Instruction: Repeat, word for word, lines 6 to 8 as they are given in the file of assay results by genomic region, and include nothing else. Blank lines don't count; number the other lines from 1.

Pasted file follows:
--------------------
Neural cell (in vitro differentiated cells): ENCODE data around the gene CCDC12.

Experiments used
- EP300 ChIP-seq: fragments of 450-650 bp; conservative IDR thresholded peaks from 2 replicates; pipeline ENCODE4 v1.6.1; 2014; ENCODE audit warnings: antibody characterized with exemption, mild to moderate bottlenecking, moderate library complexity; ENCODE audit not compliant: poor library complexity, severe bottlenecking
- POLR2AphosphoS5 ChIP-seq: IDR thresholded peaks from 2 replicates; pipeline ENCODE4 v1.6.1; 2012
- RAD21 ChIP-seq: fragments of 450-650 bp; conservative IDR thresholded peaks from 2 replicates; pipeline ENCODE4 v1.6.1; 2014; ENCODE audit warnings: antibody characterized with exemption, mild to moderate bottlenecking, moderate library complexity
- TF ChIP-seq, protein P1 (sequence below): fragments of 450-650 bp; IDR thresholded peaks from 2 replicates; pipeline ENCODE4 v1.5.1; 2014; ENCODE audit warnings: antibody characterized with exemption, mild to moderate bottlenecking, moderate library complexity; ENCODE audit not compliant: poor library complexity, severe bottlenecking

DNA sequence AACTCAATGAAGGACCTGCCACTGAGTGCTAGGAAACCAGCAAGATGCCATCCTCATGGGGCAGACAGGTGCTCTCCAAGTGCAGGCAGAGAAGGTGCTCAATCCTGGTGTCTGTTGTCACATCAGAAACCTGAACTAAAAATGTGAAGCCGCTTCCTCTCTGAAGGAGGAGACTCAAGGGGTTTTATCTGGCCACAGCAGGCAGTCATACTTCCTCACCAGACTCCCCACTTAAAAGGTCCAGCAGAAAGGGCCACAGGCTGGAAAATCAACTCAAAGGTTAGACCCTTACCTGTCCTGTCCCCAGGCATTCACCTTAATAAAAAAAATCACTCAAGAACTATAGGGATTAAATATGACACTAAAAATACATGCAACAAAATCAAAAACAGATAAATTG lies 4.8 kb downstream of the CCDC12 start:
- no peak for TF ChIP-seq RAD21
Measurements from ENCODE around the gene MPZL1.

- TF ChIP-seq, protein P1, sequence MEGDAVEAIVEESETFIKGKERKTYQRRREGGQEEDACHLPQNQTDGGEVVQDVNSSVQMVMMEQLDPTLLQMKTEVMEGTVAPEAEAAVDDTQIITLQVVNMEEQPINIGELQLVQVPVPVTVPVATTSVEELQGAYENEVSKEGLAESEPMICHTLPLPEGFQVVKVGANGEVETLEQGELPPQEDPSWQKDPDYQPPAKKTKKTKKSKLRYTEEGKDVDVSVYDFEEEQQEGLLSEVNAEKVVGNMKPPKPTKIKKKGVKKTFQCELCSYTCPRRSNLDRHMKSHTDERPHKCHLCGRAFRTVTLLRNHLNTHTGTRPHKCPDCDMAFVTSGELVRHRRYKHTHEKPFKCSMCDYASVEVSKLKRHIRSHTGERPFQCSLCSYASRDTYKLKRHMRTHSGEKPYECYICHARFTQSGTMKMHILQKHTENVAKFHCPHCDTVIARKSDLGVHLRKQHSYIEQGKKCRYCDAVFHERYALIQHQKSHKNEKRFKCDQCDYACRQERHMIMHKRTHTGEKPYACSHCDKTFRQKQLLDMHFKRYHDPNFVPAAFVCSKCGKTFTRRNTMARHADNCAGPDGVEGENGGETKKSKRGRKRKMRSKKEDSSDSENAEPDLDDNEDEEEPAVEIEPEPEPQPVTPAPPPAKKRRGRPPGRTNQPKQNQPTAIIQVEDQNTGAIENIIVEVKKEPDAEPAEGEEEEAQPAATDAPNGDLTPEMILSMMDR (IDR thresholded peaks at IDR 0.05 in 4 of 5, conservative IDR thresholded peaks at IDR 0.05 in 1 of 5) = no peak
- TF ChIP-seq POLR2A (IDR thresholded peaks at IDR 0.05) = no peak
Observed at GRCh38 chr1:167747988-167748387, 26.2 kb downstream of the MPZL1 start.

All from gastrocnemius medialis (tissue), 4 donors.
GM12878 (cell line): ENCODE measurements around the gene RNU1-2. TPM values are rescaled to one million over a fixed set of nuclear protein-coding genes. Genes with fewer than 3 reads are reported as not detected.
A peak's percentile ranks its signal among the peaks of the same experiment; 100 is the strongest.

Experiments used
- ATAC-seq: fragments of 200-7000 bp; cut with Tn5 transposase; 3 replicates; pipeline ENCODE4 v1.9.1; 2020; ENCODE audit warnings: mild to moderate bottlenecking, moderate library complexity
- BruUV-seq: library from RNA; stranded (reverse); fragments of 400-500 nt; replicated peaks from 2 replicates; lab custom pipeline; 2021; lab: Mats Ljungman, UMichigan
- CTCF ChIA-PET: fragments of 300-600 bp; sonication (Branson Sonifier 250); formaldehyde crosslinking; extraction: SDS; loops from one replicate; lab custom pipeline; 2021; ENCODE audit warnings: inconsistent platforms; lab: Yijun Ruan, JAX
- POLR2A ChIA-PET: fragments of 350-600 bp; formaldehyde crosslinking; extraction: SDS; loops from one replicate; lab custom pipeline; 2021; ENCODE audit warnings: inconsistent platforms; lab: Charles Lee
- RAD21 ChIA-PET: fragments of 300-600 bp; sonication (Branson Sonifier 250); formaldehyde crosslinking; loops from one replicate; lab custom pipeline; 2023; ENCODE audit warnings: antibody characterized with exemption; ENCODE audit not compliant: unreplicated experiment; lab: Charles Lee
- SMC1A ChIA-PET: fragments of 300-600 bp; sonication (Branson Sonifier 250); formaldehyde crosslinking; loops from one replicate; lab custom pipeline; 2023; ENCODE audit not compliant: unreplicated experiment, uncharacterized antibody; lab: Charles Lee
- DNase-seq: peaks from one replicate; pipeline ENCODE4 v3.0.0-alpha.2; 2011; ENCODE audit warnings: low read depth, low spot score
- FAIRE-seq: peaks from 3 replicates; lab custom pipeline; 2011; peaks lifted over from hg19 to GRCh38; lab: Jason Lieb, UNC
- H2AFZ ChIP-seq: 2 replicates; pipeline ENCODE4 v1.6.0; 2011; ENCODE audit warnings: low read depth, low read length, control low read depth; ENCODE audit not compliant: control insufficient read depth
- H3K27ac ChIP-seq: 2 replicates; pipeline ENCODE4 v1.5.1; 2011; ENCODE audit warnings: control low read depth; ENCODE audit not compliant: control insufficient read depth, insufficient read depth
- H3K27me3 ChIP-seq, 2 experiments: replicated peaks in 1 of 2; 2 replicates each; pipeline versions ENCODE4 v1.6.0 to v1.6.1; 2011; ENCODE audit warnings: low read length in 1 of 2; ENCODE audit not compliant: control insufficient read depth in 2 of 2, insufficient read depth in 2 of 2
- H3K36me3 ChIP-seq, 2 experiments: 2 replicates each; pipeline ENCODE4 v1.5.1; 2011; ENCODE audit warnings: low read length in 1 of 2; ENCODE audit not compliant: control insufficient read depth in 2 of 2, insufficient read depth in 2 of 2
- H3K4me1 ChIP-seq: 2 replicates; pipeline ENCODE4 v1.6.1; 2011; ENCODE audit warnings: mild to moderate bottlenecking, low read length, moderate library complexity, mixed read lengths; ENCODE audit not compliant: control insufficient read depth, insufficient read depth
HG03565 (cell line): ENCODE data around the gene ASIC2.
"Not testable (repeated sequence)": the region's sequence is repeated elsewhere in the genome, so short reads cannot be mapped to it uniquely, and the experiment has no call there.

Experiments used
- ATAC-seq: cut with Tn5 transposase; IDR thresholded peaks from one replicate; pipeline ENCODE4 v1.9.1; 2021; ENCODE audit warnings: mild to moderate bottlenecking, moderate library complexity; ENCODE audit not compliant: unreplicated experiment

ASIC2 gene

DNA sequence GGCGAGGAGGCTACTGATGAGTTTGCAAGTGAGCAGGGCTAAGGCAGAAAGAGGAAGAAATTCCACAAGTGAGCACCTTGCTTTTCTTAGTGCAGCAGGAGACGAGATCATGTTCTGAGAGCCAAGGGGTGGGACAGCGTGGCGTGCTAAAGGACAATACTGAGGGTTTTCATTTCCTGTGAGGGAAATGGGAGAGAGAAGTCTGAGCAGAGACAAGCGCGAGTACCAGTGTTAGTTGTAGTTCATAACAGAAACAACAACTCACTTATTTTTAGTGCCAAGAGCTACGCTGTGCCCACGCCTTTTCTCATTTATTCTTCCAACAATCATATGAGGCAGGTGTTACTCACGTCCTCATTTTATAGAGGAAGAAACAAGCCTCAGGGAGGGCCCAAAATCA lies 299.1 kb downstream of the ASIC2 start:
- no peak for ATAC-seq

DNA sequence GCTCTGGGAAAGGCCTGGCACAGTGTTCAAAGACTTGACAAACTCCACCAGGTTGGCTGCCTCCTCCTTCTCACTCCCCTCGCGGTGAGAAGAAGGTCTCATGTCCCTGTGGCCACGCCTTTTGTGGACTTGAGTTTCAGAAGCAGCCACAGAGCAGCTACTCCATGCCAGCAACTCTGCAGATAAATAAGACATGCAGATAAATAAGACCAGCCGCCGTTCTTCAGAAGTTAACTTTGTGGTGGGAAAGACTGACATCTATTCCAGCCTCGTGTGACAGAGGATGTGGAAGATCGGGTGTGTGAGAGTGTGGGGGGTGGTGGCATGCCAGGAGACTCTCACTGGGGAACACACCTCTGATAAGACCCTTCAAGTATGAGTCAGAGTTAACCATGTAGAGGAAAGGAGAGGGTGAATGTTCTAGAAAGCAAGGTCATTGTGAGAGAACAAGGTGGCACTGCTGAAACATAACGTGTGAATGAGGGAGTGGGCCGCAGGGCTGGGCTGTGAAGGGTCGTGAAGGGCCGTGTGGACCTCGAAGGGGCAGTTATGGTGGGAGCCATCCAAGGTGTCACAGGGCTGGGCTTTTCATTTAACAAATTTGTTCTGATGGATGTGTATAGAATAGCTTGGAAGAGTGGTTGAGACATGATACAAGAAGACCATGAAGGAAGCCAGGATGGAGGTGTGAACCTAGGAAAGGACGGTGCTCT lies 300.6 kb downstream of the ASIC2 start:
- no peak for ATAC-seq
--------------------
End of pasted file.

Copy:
- TF ChIP-seq, protein P1 (sequence below): fragments of 450-650 bp; IDR thresholded peaks from 2 replicates; pipeline ENCODE4 v1.5.1; 2014; ENCODE audit warnings: antibody characterized with exemption, mild to moderate bottlenecking, moderate library complexity; ENCODE audit not compliant: poor library complexity, severe bottlenecking

DNA sequence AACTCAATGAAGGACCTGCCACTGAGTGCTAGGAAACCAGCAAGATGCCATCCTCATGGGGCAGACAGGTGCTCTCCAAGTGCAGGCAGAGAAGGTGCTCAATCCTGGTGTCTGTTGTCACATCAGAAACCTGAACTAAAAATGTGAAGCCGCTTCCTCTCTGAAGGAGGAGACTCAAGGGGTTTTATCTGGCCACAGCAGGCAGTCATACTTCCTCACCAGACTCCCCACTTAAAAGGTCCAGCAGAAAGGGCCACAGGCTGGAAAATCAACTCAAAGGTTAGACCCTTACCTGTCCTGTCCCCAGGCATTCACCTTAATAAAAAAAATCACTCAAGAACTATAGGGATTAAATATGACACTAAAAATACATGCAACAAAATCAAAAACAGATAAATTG lies 4.8 kb downstream of the CCDC12 start:
- no peak for TF ChIP-seq RAD21